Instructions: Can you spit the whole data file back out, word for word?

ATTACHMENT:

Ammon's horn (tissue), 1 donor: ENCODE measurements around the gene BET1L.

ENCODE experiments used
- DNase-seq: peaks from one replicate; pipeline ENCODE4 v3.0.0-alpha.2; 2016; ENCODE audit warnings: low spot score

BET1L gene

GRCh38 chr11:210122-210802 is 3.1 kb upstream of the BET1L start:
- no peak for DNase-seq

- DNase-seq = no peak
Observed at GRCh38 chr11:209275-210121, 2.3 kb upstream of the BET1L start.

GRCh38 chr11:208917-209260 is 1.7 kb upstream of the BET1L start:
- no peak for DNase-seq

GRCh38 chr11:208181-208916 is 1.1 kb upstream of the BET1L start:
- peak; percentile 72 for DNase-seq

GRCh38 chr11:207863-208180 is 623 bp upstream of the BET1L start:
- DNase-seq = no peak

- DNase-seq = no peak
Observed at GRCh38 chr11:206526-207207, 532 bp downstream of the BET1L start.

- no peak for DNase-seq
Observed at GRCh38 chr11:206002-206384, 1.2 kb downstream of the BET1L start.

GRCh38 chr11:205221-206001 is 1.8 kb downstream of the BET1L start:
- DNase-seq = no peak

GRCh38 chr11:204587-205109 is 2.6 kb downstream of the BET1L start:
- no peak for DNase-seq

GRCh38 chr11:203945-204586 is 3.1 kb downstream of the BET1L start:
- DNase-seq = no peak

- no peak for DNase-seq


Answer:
Ammon's horn (tissue), 1 donor: ENCODE measurements around the gene BET1L.

ENCODE experiments used
- DNase-seq: peaks from one replicate; pipeline ENCODE4 v3.0.0-alpha.2; 2016; ENCODE audit warnings: low spot score

BET1L gene

GRCh38 chr11:210122-210802 is 3.1 kb upstream of the BET1L start:
- no peak for DNase-seq

- DNase-seq = no peak
Observed at GRCh38 chr11:209275-210121, 2.3 kb upstream of the BET1L start.

GRCh38 chr11:208917-209260 is 1.7 kb upstream of the BET1L start:
- no peak for DNase-seq

GRCh38 chr11:208181-208916 is 1.1 kb upstream of the BET1L start:
- peak; percentile 72 for DNase-seq

GRCh38 chr11:207863-208180 is 623 bp upstream of the BET1L start:
- DNase-seq = no peak

- DNase-seq = no peak
Observed at GRCh38 chr11:206526-207207, 532 bp downstream of the BET1L start.

- no peak for DNase-seq
Observed at GRCh38 chr11:206002-206384, 1.2 kb downstream of the BET1L start.

GRCh38 chr11:205221-206001 is 1.8 kb downstream of the BET1L start:
- DNase-seq = no peak

GRCh38 chr11:204587-205109 is 2.6 kb downstream of the BET1L start:
- no peak for DNase-seq

GRCh38 chr11:203945-204586 is 3.1 kb downstream of the BET1L start:
- DNase-seq = no peak

- no peak for DNase-seq